Want to understand and reduce your wastewater footprint? We’re taking a detour from the garden for World Water Day. Wastewater is this year’s theme, and we’re looking home wastewater footprints. Individual efforts may feel like just a drop in the bucket, but it all adds up!
World Water Day's Focus on Wastewater
Understanding Your Wastewater Footprint
Understand the Water You Use and Dispose of at Home
Household water may include both potable (drinking/cooking/washing) and non-potable (gardening, cleaning) water sources. How these waters are sourced, used, reused, and offloaded can alter your footprint. Improvements might even save you some money, too. Most modern residential homes create greywater from washing and blackwater from human/animal waste (either separated or mixed) and redirect naturally occurring stormwater. Where do these go from your home? Where/how are they processed from there?
Understand the Water Footprint of Your Food
Understand where your food comes from and the implications. Agriculture is a big consumer of water and producer of waste, but there are a lot of hungry mouths on the planet. Here in New Zealand, there is a lot (a LOT!) of farm activity. We’re blessed with a temperate climate, good rainfalls, and good soil. Fortunately, most of our farming is not the forced, irrigated, confined, and/or horror factory farming that is plaguing many places; however, it does alter the environment and risk run-off of fertilisers, effluents, etc. People like to slag “dirty dairying” but the environment is a heavy focus area for local farmers, the corporations they supply, and the government. All farming, be it plant or animal, comes with risks and responsibilities.
Understand the Water Footprint of Your Consumer Goods
Understand the water and waste implications of your consumer goods (and more). Although agriculture, food, and beverage production is something many people think about when it comes to water, there are many major users – some of which might surprise you! Manufacturing uses an enormous amount of water and, of course, with enormous use often comes enormous wastewater. Sometimes pollution as well. Water Footprint Network has a number of very interesting articles and resources on consumption, pollution, and waste.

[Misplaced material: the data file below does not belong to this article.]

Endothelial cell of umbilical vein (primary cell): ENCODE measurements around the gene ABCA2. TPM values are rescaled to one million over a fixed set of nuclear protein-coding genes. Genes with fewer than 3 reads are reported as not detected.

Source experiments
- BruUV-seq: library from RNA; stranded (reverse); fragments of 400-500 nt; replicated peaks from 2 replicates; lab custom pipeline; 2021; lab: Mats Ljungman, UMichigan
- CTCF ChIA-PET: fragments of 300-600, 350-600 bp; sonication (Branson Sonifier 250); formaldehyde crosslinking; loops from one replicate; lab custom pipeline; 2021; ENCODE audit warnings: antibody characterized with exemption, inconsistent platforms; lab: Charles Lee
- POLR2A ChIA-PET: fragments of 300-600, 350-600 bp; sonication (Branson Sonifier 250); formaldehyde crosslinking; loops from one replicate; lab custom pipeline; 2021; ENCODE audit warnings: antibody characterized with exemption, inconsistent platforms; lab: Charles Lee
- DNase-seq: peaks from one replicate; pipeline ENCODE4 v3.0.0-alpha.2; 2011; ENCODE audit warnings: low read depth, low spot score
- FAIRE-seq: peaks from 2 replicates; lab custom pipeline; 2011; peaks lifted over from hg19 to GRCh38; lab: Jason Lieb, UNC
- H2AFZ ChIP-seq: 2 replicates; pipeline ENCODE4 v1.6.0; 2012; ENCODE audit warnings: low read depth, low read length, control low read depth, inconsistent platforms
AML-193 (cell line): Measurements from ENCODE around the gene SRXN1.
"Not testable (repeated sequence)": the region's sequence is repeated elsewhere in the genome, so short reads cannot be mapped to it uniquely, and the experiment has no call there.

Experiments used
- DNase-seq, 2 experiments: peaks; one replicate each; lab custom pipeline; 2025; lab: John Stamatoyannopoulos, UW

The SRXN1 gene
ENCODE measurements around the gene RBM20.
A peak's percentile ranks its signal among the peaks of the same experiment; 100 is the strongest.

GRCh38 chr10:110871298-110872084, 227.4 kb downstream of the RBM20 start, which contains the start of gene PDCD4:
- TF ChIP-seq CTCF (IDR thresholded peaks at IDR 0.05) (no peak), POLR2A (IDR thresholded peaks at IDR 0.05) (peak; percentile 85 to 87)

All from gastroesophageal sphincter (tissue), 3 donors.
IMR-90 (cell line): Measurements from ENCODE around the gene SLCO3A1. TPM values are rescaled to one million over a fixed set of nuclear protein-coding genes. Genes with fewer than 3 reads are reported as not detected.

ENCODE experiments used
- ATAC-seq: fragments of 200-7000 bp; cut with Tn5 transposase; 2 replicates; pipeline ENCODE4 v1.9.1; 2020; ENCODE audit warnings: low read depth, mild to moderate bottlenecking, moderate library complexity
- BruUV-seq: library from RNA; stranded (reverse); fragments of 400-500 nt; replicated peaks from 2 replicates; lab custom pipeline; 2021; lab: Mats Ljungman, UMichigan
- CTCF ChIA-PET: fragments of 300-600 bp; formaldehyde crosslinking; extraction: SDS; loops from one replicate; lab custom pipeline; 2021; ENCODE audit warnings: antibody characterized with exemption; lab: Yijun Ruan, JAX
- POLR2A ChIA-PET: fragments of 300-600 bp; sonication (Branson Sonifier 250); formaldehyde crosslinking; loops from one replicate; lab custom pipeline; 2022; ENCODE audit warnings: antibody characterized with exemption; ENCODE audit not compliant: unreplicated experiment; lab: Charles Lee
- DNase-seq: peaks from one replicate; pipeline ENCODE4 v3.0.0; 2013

Reducing Your Home Wastewater Footprint
Look for Easy Efficiencies to Use Less Water
Improve Water Usage Efficiency of Appliances and Fixtures
You can modify/replace appliances and fixtures to use less water. This isn’t as quick, simple, or inexpensive as the easy efficiencies above, but if/as opportunity allows you can further reduce your water consumption by modifying or switching to lower-flow items.
Avoid Dumping to Stormwater
Reduce the Contaminants in Your Outgoing Wastewater
Reuse Greywater for Non-Potable Purposes
Collect and Use Rainwater
Support (and Shop) Sustainable Initiatives
Support Sustainable Business Practices
Support sustainable suppliers and efforts to improve sustainability. Recognise the efforts going into enhancing efficiency and sustainability within supply, manufacture, retail, services, etc. Understand that it is a work in progress and that your support will help sustain and progress it further. Understand that these safeguards, improvements, and innovations often come at a cost to the supplier. Be prepared to put your money where your sustainable mouth is to support greener choices.
Support Local Sustainability Programs
Support local efforts to enhance wastewater reduction and treatment. I have to say that I see a heck of a lot of “dirty humaning” going on around our local area, included frequent river/steam/ocean signage for “accidental sewage discharge” warnings from the local council. Not cool! It might mean municipal tax dollars are needed, but it really matters. Our homes, workplaces, factories, shops, restaurants, etc. are all feeding our waste into these systems.
Support Global Sustainability Programs
Support global efforts to enhance wastewater reduction and treatment. From sustainable supply chains for the products you choose to buy, to supporting programs which help to foster environmental initiatives around the world, to supporting government engagement in regulations and targeted reductions, every little bit helps.